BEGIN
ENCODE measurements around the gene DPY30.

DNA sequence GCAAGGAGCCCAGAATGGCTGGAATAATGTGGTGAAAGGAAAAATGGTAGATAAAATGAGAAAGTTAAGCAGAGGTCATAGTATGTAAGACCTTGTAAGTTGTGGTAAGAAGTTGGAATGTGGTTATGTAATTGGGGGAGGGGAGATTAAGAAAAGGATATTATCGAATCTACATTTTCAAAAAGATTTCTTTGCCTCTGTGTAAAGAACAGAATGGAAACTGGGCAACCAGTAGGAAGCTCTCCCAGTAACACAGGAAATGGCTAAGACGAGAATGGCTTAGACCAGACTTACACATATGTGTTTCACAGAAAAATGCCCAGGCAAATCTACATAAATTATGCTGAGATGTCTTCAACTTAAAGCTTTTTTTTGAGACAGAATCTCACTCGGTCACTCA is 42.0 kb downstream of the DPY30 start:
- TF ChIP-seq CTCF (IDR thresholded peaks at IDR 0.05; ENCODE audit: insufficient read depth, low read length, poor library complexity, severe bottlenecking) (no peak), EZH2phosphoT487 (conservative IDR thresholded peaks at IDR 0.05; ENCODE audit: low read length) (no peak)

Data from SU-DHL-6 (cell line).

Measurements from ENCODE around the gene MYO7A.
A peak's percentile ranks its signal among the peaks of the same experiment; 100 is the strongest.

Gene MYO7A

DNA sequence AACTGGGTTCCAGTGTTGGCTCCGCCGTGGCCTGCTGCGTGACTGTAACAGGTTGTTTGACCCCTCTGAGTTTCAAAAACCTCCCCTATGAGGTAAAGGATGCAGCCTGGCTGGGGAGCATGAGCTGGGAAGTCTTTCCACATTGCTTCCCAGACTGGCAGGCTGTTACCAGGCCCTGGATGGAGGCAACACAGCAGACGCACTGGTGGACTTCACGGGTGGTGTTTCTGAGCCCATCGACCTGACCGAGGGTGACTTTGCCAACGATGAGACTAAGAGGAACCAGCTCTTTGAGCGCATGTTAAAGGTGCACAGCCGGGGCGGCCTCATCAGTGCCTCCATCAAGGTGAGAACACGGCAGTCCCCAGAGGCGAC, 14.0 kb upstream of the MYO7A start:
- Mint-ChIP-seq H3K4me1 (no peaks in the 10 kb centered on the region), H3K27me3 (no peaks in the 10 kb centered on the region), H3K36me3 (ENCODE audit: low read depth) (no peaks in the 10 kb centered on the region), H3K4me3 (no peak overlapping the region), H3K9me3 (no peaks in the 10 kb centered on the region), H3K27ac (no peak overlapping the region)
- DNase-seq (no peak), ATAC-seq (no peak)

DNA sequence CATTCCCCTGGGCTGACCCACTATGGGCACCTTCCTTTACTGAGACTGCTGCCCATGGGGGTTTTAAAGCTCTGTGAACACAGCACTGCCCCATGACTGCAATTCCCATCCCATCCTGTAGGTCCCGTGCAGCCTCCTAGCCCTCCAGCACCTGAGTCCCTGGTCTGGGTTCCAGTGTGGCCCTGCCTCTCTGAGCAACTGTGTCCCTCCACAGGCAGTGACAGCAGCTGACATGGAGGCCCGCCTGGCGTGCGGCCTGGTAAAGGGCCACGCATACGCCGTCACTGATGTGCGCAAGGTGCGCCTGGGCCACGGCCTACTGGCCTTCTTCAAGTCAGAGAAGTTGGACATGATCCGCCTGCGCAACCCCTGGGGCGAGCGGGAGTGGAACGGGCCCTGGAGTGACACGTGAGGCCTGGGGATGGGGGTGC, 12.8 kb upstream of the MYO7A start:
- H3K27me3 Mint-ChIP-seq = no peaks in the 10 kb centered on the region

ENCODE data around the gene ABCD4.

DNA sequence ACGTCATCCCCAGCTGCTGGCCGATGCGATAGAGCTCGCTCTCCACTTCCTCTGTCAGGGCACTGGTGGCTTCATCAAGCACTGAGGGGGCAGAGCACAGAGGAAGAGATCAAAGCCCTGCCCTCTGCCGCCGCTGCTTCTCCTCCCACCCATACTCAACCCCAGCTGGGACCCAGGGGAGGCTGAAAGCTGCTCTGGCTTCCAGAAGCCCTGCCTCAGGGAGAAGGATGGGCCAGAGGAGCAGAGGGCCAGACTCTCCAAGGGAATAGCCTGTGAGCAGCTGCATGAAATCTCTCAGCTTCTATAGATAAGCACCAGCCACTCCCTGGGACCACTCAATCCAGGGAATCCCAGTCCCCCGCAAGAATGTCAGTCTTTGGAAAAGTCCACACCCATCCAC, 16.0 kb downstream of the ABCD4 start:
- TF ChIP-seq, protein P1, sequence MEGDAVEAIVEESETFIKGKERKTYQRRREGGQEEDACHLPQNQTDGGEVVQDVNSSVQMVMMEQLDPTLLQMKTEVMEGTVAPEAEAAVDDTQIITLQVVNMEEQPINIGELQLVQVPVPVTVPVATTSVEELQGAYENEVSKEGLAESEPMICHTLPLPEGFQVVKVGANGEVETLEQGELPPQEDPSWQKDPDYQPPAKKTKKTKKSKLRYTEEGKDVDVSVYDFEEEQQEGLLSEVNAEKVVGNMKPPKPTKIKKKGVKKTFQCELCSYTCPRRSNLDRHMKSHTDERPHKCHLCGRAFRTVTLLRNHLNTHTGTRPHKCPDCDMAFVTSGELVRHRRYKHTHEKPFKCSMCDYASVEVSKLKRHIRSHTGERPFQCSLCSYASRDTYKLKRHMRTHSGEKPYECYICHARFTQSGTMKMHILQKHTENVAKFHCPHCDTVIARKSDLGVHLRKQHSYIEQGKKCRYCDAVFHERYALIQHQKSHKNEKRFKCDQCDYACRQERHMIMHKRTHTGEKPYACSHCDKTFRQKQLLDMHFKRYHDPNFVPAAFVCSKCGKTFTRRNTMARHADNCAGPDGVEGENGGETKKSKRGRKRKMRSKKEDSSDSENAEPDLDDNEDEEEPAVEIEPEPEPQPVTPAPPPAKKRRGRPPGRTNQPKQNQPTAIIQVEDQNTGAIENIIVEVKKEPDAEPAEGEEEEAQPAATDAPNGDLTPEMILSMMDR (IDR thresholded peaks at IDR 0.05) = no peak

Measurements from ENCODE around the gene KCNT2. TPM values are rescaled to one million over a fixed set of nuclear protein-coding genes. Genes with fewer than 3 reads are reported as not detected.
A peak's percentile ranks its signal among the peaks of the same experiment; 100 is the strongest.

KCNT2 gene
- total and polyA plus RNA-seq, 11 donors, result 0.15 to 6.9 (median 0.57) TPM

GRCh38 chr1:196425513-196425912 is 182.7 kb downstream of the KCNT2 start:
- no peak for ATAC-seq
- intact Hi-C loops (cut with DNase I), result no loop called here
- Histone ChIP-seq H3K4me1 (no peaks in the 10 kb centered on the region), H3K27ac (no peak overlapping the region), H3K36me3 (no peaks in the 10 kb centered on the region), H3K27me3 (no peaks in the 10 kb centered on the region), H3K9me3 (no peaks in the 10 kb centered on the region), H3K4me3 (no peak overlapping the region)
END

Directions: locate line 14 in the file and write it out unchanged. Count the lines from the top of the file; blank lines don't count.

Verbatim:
DNA sequence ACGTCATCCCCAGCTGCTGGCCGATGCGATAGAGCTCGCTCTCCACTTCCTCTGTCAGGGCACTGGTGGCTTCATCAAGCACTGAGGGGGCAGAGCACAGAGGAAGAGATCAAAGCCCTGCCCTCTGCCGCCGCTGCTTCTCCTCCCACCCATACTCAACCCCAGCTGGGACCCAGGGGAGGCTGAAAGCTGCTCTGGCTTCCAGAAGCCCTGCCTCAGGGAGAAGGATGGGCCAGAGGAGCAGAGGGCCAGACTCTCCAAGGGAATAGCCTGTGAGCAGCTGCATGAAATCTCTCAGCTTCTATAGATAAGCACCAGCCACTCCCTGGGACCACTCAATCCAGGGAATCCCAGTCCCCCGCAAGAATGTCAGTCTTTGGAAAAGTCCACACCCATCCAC, 16.0 kb downstream of the ABCD4 start: